Songs written to play to non christians which tell of our view on life without worshipping God directly in them

Worship music is very important interms of ministering to God and one another in the church but shouldnt we be writing songs which we can play to non christians which carry that same anointing?

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I believe that we need to think of our purpose for writing and singing certain songs. Should there be a market for Christian music that draws in non-believers? Yes. Do those songs belong in a church worship service, I don't think so. It is my belief that a church worship service should be preparing the hearts of the members of the congregation to receive what the Lord has placed on the pastor's heart to share and to prepare the way for God to work in and through the congregation. I've heard it said that worship should be vertical - going straight up to God and not out to the congregation. In my mind, worship is a prayer set to music. I think we miss the point if we're trying to attract people rather than seek God.



Exactly!  That's what I was trying to say in my reply to the topic " worship..."



Yes, Yes, Yes

I feel strongly that so there are so many people out there who would respond to honest songs about our belief.  In the UK we have one Sunday programme called "Songs of Praise" this is a wonderful program for the house bound Christian.  However it was called the most negative thing against the progress of evangelism today.  


There is a lack of singing in Churchs and out in the pubs, prisons, hospitals, gig venues that matches the issues facing many Christians and Non-Christians by Christians.   You know issues the ones in the Psalms and Prophets.  

It seems to me like there are plenty of non-worship Christian songs; isn't yer typical Christian radio station split about half and half these days between worship music and, umm, the other stuff?  WtR is specifically about worship music, though, so most of what gets posted here is worship-oriented.  When I critique a song on the songwriters' circle, I usually do so from a "worship music" perspective, again, since that's what WtR is about.


And, to me, the difference is that worship music puts words into the mouth of the congregational singer to help them worship; the other stuff speaks a message to the non-Christian to try to convince them to become a Christian.  Musically, there's not a whole lot of difference, other than trying to keep worship music "singable" by untrained singers.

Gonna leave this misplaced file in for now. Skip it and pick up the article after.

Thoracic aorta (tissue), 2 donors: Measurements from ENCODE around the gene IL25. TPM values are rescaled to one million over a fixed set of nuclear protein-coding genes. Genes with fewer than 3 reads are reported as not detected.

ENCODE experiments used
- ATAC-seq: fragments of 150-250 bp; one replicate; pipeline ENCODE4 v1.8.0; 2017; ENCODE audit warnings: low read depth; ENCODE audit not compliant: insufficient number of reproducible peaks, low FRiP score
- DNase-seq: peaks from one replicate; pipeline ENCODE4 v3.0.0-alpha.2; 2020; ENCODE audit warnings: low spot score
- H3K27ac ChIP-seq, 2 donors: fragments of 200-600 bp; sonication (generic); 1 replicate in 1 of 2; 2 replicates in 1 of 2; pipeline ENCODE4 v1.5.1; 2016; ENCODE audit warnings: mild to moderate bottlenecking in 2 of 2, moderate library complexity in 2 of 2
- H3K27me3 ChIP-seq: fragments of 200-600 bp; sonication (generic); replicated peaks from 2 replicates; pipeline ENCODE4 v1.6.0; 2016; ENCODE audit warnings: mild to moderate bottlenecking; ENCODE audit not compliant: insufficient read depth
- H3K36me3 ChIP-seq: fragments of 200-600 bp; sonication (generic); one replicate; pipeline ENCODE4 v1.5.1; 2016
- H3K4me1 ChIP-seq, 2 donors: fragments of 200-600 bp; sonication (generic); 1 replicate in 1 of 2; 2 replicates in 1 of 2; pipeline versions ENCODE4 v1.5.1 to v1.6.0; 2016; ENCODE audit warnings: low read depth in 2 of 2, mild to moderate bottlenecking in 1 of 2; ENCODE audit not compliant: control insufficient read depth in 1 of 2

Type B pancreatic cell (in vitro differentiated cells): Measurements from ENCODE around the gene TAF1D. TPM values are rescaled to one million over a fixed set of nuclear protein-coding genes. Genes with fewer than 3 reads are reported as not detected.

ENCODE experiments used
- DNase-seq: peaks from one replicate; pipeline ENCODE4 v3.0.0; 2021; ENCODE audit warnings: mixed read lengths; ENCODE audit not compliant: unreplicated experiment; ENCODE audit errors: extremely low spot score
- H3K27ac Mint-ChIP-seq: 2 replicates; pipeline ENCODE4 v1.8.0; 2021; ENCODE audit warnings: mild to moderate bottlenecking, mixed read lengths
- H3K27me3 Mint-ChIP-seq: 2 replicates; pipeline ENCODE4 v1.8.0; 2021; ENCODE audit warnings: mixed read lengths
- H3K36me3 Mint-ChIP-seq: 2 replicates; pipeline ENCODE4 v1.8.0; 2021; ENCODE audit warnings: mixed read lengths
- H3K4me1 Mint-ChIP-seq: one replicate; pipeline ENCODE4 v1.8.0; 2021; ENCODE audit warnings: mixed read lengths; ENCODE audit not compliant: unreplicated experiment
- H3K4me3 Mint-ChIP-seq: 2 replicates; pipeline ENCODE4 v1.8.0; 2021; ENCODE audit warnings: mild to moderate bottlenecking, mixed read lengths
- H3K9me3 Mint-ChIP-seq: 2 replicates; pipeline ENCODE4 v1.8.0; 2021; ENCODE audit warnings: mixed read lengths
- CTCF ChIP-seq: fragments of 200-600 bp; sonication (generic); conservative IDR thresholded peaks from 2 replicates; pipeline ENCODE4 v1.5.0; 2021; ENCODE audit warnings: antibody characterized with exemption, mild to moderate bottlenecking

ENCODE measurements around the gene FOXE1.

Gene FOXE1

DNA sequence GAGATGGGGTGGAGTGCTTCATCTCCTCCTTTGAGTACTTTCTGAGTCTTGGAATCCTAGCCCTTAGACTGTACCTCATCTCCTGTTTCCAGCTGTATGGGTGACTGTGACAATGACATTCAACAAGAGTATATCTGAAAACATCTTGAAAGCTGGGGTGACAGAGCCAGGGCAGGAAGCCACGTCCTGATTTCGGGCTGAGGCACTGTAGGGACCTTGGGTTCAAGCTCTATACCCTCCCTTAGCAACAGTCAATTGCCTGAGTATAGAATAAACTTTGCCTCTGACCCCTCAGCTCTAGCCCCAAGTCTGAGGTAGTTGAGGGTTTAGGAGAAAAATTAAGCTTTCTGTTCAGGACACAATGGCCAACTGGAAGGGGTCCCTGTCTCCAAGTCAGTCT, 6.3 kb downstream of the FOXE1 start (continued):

I can't give you any pointers, but I'm sure there are songwriter boards out there that are oriented to non-worship music, if that's what you're looking for.  And, yeah, sure, evangelistic songs should be as well written and recorded as worship songs - maybe more so, since they're competing with secular music for the listener's attention.


I remember one church I was at where Sunday morning was for the congregation to worship, Sunday evening was the "evangelism" service, and Wednesday night was for study and edification.  I don't know how many churches split things up like that these days; it seems like evangelism tends to mean going outside the church building to spread the message, rather than trying to get the unsaved to come to our churches to hear it.

Here in the UK many Churches are not evangelising or teaching with other services.   

The Congregation that I'm a member of have youth Football, Family Days, Theme Park Days, Alpha courses a Mens Group for men who are not yet Christians.    

From my own experiance I feel that if you drag non-christians into a standard church service there is often a hugh culture shock.  

But surely worship is how we live our lives and this must mean want to learn more about God.   So not just songs of  Worship there needs to be songs of Teaching.     


I thought Worship the Rock was for Christians involved in Christian Music and about living a life of worship and supporting each other in fellowship.


Because of this discussion, I introduced a Christian song to the musicians I play secular music with. Ok, as experienced musicians, they may well have seen it as a decent song, so were happy to do it, but just maybe, something in the song could have touched them.


I can't see any reason not to use some the Christian songs that already exist to play to non Chistians. I've done it before, and you know what, it led to a non Christian friend writing a beautiful song with a Christian message.

How many times have non-Christians played/listened to Amazing Grace? It has to touch some.